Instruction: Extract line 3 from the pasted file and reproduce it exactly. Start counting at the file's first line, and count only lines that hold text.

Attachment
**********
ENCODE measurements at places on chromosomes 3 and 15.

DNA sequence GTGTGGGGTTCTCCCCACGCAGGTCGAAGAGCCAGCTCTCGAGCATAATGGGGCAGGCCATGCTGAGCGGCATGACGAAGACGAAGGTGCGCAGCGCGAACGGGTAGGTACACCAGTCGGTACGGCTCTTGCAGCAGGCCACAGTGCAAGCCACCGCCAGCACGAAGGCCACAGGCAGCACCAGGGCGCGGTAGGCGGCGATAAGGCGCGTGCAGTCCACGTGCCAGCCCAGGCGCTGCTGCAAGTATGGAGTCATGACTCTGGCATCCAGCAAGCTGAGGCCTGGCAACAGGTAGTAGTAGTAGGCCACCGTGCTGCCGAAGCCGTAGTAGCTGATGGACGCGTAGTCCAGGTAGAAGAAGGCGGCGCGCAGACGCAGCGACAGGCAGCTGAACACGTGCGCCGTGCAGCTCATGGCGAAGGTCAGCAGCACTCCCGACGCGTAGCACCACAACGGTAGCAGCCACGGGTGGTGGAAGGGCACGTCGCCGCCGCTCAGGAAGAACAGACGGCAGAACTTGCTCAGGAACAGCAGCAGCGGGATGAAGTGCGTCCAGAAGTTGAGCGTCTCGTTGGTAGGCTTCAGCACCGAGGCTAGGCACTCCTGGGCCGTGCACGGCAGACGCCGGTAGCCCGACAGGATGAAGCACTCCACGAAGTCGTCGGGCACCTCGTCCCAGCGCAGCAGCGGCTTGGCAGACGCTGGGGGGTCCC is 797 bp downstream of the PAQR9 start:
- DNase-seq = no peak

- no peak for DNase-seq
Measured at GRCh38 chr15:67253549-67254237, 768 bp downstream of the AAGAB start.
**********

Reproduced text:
- DNase-seq = no peak